Both restaurants and consumers face serious Dining Dilemmas. For restaurants, the problem is that they have fixed menu prices all throughout the day and week, regardless of factors that might weaken demand. For example, the Tartufo Pizza from Tap House is $17 whether you dine at 8pm on a beautiful Friday evening, when demand is high, or at 4pm on Monday in torrential rain, when demand is low. For customers, the problems are that, firstly, everyone argues about where to eat, and, secondly, nobody wants to spend more money than necessary. Enter Spotluck: the app that provides monetary incentives to dine out at specific restaurants and at less popular times, simultaneously saving money for the consumer.

Here’s how it works: you choose the neighborhood in which you would like to dine—University City, for example. You spin the virtual wheel, which is divided into segments with a restaurant name on each. At whichever restaurant the wheel stops, you receive a minimum of 15 percent off your check and a maximum of 35 percent, depending on weather, time of day and day of the week. For the other restaurants on the wheel, you receive a minimum of 10%. I’ll repeat that. You receive 10 percent off your bill every time you dine out no matter what, but there is one randomly–selected place where you will save even more.

For example, right now it’s 1:24pm on a Thursday, and I’m about ready for lunch. So I spin the wheel on which Tap House, Tandoor, Aksum, Ramen Bar Drexel, Ramen Bar UPenn, Jake’s Sandwich Board, Baby Blues and Hai Street Kitchen are options. The wheel lands on Ramen Bar UPenn, so I receive 20 percent off there and 10 percent off all the others. When I get there, I just have to show my server the app. More customers for Ramen Bar, cheaper noodles and deadly cocktails for me. “It’s a win–win for the marketplace,” said Cherian Thomas, who co–founded Spotluck with Brad Sayler. “It encourages exploring and checking out local gems.”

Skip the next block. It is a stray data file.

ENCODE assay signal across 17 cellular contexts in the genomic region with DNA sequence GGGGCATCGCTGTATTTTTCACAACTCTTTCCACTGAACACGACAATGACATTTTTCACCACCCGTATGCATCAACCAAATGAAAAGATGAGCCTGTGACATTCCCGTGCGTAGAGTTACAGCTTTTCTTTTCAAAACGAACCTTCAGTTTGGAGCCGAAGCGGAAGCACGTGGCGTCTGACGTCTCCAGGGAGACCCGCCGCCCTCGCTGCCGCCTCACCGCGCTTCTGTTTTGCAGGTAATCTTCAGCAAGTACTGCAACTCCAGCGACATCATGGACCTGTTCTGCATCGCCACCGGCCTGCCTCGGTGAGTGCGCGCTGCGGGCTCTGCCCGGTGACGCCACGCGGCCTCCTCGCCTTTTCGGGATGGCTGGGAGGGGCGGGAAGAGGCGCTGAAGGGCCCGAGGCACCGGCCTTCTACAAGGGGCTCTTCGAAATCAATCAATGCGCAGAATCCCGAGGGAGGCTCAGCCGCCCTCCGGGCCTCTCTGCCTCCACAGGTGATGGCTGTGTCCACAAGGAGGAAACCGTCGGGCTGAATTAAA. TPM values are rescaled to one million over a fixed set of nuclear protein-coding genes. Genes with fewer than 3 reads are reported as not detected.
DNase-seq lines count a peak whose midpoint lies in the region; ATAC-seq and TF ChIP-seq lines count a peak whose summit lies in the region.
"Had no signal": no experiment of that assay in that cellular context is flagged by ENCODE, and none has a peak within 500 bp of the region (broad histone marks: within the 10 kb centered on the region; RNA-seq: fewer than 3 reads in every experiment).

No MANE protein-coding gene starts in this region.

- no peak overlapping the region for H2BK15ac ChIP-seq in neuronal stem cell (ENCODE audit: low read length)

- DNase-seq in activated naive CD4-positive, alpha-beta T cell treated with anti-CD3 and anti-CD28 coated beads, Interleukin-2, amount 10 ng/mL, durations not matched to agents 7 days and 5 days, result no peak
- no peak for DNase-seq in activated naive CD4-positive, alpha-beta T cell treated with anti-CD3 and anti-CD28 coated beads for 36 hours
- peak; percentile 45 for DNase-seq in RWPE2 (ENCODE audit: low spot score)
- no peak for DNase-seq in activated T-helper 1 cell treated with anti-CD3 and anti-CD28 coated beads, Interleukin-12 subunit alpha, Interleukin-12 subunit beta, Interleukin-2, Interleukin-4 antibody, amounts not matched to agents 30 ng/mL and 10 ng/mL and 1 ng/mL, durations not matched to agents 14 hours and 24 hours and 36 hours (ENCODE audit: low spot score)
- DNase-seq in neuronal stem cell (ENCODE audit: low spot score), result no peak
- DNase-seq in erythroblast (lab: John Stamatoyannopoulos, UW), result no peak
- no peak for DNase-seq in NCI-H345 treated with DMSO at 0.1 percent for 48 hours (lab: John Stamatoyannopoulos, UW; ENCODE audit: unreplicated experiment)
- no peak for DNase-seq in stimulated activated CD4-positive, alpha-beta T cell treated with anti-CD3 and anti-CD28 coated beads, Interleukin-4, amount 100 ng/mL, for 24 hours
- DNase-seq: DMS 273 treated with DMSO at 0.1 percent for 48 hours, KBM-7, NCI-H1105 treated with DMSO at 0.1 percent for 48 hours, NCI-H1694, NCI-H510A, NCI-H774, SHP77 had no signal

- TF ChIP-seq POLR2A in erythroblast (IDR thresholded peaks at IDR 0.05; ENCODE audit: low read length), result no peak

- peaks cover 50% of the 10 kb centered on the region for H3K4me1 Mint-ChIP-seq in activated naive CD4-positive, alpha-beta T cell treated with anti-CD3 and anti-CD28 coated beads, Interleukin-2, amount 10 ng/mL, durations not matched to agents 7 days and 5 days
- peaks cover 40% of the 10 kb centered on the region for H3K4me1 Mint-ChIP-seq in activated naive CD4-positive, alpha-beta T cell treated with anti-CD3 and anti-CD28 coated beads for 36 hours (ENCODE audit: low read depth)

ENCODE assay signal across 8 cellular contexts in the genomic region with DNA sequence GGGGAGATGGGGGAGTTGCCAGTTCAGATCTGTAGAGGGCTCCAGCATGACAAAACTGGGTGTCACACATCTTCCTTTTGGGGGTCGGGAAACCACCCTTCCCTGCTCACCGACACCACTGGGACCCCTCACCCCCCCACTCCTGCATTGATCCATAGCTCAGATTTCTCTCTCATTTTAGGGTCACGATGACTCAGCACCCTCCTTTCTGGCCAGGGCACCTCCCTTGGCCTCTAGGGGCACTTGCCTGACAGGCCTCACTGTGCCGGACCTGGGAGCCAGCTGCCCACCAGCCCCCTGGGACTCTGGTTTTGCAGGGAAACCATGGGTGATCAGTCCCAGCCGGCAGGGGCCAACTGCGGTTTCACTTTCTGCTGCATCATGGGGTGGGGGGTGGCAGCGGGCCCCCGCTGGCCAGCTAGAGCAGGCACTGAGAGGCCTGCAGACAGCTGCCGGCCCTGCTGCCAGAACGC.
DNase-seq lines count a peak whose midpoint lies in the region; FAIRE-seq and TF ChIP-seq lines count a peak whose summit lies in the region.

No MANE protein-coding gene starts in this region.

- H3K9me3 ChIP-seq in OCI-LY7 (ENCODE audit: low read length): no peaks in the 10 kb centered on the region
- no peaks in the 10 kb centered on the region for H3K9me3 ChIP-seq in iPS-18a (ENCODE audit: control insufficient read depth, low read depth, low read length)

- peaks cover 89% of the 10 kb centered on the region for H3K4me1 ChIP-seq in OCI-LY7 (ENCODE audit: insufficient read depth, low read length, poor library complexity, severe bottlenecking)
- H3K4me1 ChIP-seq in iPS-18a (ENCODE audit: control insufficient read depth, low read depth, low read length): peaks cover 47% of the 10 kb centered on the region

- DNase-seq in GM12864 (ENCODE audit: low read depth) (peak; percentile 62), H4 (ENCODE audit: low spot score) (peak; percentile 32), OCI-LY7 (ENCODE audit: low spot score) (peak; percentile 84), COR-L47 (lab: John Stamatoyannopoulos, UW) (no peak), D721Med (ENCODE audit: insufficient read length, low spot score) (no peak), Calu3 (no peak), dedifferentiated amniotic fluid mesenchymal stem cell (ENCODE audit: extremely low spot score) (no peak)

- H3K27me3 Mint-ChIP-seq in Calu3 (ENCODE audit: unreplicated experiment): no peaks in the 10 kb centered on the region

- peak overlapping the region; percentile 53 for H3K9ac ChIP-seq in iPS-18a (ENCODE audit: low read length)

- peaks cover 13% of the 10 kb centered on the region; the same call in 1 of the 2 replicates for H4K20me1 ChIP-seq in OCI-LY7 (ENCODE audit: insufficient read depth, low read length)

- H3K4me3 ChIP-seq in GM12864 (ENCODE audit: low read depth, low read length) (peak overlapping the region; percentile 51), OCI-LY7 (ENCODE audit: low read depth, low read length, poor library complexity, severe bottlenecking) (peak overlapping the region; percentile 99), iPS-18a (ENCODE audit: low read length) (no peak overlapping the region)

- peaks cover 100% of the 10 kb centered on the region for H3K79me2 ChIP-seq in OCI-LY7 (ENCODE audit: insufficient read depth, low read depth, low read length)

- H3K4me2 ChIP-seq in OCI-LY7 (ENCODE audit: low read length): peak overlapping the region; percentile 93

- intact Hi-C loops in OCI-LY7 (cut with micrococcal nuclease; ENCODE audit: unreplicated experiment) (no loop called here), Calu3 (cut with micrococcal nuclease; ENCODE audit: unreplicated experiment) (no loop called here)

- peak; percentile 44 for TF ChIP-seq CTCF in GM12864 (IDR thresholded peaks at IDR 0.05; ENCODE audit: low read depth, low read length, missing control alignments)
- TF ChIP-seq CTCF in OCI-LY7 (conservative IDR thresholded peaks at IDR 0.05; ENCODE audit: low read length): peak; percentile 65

So far, Spotluck has partnered with VisitPhilly, Center City District Sips and 150 local restaurants in the city of Philadelphia, where it is growing 25 times faster than it is in Washington DC. Thomas attributes this success, in part, to the culture of the city. “It’s very local and everybody loves their neighborhood,” he said. “Philadelphia really screams foodie.”

Thomas also cites his “team of spies,” comprised of Penn students Zachary Stimler, Zach Madden, Sherry Yao, Nick Scian and Alec Josiah, as paramount to the success of the app. “These are students taking on the responsibilities of professionals,” such as performing a full–on marketing research analysis of UPenn and UCity, determining where to market the brand and designing Spotluck swag to pique the interest of students. “Philadelphia is a huge university city, so when we launched that hub we wanted students to take the lead on our marketing efforts,” Thomas said. “They’ve been vital and instrumental in our growth.”

There is also a charity component to the company called “Spotluck Potluck,” which targets a third and far more pressing dining dilemma—food insecurity. Each restaurant in partnership with Spotluck donates a tray of food, which the company then returns to needy people in the local community.

Charity and cheaper eats? Street is sold.